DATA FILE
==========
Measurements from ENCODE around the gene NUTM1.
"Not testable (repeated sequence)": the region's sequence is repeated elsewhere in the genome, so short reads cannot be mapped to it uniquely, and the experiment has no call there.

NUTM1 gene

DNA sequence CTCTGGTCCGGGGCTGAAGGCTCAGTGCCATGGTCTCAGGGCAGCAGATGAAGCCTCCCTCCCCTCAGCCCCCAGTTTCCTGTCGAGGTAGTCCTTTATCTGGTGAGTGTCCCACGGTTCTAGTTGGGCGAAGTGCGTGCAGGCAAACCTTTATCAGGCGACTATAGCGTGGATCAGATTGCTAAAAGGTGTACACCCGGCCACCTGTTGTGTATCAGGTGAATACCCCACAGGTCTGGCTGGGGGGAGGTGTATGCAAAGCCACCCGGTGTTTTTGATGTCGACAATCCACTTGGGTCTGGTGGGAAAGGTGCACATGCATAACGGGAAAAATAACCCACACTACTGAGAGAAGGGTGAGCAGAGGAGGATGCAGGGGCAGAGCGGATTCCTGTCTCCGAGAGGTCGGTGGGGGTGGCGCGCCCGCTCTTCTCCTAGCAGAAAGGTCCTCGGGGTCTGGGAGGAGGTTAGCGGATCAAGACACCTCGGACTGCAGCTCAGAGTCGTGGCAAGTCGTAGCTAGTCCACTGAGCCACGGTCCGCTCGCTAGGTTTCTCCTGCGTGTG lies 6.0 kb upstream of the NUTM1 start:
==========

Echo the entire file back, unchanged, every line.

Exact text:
Measurements from ENCODE around the gene NUTM1.
"Not testable (repeated sequence)": the region's sequence is repeated elsewhere in the genome, so short reads cannot be mapped to it uniquely, and the experiment has no call there.

NUTM1 gene

DNA sequence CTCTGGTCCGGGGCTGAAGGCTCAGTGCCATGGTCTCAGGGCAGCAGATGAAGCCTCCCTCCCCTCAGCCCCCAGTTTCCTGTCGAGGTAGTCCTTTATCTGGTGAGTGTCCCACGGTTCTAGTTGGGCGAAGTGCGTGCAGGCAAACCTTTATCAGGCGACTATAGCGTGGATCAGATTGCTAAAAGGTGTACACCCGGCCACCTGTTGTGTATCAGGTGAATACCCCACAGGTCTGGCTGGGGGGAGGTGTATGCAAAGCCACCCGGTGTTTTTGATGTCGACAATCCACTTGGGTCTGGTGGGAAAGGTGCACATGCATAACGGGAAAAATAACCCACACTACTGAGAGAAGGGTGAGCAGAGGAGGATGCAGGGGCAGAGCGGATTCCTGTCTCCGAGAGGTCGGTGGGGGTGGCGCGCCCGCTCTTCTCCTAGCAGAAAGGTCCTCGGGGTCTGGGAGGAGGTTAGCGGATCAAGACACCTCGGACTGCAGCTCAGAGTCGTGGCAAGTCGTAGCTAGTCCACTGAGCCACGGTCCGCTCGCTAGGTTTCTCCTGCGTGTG lies 6.0 kb upstream of the NUTM1 start: